NASA’s Webb Depicts Staggering Structure in 19 Nearby Spiral Galaxies

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Spiral galaxy NGC 628 is 32 million light-years away in the constellation Pisces. Webb’s image of NGC 628 shows a densely populated face-on spiral galaxy anchored by its central region, which has a light blue haze that takes up about a quarter of the view. In this circular core is the brightest blue area. Within the core are populations of older stars, represented by many pinpoints of blue light. Spiny spiral arms made of stars, gas, and dust also start at the center, largely starting in the wider area of the blue haze. The spiral arms extend to the edges, rotating counterclockwise. The spiraling filamentary structure looks somewhat like a cross section of a nautilus shell. The arms of the galaxy are largely orange, ranging from dark to bright orange. Scattered across the packed scene are some additional bright blue pinpoints of light, which are stars spread throughout the galaxy. In areas where there is less orange, it is darker, and some dark regions look more circular. A prominent dark “bubble” appears to the top left of the blue core. And a wider, elliptical “bubble” to the bottom right.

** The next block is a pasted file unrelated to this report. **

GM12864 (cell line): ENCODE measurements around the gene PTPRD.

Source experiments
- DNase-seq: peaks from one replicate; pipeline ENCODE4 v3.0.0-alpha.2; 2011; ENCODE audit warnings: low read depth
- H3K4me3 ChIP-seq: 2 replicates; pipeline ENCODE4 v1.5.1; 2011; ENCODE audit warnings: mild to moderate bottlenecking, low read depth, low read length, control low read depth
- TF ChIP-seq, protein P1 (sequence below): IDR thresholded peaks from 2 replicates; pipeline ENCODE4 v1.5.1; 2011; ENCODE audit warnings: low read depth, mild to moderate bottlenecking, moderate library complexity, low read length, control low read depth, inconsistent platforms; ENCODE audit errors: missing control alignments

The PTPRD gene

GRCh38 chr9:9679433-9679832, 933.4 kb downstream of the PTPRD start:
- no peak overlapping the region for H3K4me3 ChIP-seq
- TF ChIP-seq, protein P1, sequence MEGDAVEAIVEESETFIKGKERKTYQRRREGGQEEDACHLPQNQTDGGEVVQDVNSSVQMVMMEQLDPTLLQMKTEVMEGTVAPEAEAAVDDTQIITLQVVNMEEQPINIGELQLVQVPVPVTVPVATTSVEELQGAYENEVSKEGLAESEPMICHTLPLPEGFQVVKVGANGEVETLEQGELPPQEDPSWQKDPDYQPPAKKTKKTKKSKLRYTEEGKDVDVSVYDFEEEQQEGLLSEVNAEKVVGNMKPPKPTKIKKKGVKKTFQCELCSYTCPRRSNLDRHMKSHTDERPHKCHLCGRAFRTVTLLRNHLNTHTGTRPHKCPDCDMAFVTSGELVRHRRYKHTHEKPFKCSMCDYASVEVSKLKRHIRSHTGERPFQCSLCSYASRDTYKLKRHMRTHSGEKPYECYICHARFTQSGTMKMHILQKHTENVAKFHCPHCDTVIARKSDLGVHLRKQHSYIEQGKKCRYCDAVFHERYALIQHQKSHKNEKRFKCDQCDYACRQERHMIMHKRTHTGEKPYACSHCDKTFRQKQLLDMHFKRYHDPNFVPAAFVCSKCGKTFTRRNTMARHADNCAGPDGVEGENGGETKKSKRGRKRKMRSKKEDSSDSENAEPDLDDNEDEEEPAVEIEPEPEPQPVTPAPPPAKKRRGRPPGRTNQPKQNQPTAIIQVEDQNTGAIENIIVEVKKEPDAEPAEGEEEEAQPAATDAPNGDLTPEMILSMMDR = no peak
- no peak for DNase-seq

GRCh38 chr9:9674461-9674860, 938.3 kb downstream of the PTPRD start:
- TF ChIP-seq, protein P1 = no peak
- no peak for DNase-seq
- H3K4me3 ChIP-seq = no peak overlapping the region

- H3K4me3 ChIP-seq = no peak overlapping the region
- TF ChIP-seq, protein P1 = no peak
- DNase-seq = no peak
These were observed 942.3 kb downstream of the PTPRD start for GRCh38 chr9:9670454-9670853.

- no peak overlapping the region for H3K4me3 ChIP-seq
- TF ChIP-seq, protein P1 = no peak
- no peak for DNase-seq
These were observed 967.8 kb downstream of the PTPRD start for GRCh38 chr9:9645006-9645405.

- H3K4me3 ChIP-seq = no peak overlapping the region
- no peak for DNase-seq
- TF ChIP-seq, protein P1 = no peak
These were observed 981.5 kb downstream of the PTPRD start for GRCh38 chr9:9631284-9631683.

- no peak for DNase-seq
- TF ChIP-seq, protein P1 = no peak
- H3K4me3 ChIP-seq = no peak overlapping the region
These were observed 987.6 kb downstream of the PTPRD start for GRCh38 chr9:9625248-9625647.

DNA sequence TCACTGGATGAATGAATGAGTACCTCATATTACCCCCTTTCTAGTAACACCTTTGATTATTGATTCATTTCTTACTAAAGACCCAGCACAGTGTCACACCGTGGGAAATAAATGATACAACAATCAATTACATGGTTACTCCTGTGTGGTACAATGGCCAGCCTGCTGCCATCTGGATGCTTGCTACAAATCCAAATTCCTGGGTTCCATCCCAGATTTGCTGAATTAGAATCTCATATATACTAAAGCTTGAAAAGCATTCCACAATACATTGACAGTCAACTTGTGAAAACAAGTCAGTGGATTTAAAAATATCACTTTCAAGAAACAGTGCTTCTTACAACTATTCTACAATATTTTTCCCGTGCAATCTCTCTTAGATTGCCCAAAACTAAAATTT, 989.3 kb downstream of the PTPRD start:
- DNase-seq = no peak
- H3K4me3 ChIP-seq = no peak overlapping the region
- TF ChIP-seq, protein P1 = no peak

NASA, ESA, CSA, STScI, Janice Lee (STScI), Thomas Williams (Oxford), and the PHANGS team

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